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Today we rightly remember the victims of the holocaust. As many colleagues have said in several moving speeches, mourning is not enough to honour their memory. Holocaust Memorial Day should serve to re-energise our efforts to address mass atrocities whenever and wherever they occur, and to challenge us to do all we can to prevent future genocides from occurring.
Has the international community done enough in this regard in the last 70 years? Sadly, it has done nothing like enough. The UN convention on the prevention and punishment of the crime of genocide had its 70th anniversary on
“acts committed with intent to destroy, in whole or in part, a national, ethnical, racial or religious group”.
But, tragically, the last 70 years have been an era of genocidal crimes: Cambodia, Rwanda, Bosnia, Darfur in Sudan, Syria, Iraq and more recently Burma—and even today there are fears of this in Nigeria.
We should ask ourselves what has gone wrong when after each fresh atrocity we say, “Never again.” Why have we not, both here in the UK and in the international community, worked harder to implement an effective atrocity prevention strategy, rather than simply hoping that genocides will not cyclically reoccur?
Over recent years we have missed too many early signs of mass atrocities—too many red flags. These red flags are of the type that my right hon. Friend Stephen Crabb talked about with regard to Rwanda—the encouraging of children in Rwanda to call those of another group “cockroaches.” There were also red flags in Syria. In 2014 Daesh was committing mass atrocities in Syria and Iraq, but that was not the beginning; it is now clear that the persecution of Christians in Iraq probably began a decade earlier, and it was recorded in UNHCR documents. Similarly, the genocidal campaign in Burma against the Rohingya Muslims was the culmination of clear and consistent ethnic and religious persecution over many years before it began to be recognised in 2016.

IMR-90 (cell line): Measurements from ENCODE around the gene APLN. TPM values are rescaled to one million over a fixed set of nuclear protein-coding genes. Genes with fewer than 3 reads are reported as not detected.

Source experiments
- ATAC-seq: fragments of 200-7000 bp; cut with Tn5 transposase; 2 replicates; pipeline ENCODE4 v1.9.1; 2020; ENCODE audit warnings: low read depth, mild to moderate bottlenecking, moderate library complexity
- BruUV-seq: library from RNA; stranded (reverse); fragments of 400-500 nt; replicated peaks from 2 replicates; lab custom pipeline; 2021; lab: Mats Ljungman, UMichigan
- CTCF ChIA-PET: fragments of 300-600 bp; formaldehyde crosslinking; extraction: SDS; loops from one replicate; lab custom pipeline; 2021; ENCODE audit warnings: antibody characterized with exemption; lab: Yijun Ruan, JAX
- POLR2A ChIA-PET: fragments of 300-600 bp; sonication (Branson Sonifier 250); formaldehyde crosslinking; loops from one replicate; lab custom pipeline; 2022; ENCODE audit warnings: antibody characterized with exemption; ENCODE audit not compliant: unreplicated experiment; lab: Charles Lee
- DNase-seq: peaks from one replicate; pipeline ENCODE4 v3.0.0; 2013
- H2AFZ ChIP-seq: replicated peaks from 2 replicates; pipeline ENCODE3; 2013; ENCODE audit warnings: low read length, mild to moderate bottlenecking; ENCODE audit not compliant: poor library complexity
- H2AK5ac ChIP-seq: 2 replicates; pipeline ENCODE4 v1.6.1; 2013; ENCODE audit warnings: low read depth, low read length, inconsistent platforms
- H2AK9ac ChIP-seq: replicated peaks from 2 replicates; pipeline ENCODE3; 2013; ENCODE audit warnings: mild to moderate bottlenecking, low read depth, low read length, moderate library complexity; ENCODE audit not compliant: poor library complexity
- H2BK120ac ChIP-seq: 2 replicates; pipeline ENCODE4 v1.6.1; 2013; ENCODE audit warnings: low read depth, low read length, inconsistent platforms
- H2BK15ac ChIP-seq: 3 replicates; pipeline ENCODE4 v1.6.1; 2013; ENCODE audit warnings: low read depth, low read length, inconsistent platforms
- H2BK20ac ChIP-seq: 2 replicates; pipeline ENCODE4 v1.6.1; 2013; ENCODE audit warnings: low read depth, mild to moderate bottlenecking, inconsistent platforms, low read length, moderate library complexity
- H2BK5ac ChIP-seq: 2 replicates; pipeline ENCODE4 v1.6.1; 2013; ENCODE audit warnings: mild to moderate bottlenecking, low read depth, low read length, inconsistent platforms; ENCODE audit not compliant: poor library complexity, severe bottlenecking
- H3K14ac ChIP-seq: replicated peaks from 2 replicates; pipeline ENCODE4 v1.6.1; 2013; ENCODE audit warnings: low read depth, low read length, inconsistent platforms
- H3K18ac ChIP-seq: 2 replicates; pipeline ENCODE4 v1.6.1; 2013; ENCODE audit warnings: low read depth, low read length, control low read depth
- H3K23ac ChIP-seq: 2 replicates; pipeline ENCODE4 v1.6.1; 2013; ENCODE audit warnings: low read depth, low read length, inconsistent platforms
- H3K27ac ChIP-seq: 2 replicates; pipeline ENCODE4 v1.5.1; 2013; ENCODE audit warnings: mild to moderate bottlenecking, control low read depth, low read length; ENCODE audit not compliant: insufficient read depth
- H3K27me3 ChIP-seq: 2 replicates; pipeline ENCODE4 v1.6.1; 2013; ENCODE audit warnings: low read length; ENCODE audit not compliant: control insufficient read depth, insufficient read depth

The failure to recognise these red flags has meant we have consistently failed to call genocides by their name. Following the self-declared genocidal actions of Daesh in 2014 to 2017, UN convention signatories have failed still to declare it a genocide, have failed to collect court-worthy evidence of atrocities, and have failed to prosecute perpetrators. That is despite many Parliaments, including this House of Commons, recognising those events as a clear and obvious genocide. We voted by 278 votes to nil about two years ago to recognise that. Unfortunately, our Government have consistently relied on their long-standing policy of leaving the question of genocide determination for international judicial systems, but that is not good enough, because there is not an effective international judicial system to consider these situations.
I suggest that, in order to address that, we look again at the Genocide Determination Bill, which Lord Alton introduced in the Lords and which I have introduced in the Commons during this Session. It aims to give the power to the High Court to make a preliminary finding on cases of alleged genocide, and to enable the subsequent referral of such findings to the International Criminal Court or a special United Nations tribunal. Without such a mechanism, and in the continuing absence of Government referrals, I fear that we will continue to see no prosecutions for UK nationals committing genocide.
There are some signs of hope, however. The Foreign Secretary’s recently announced independent review of the global persecution of Christians has been warmly welcomed, and Lord Alton’s call for an ad hoc inquiry in the House of Lords into the fulfilment of the UK’s obligations flowing from the UN convention is encouraging. Lastly, the UK-Iraqi UN Security Council resolution 2379 has provided a welcome, if overdue, beginning for evidence collection and the potential prosecution of Daesh crimes.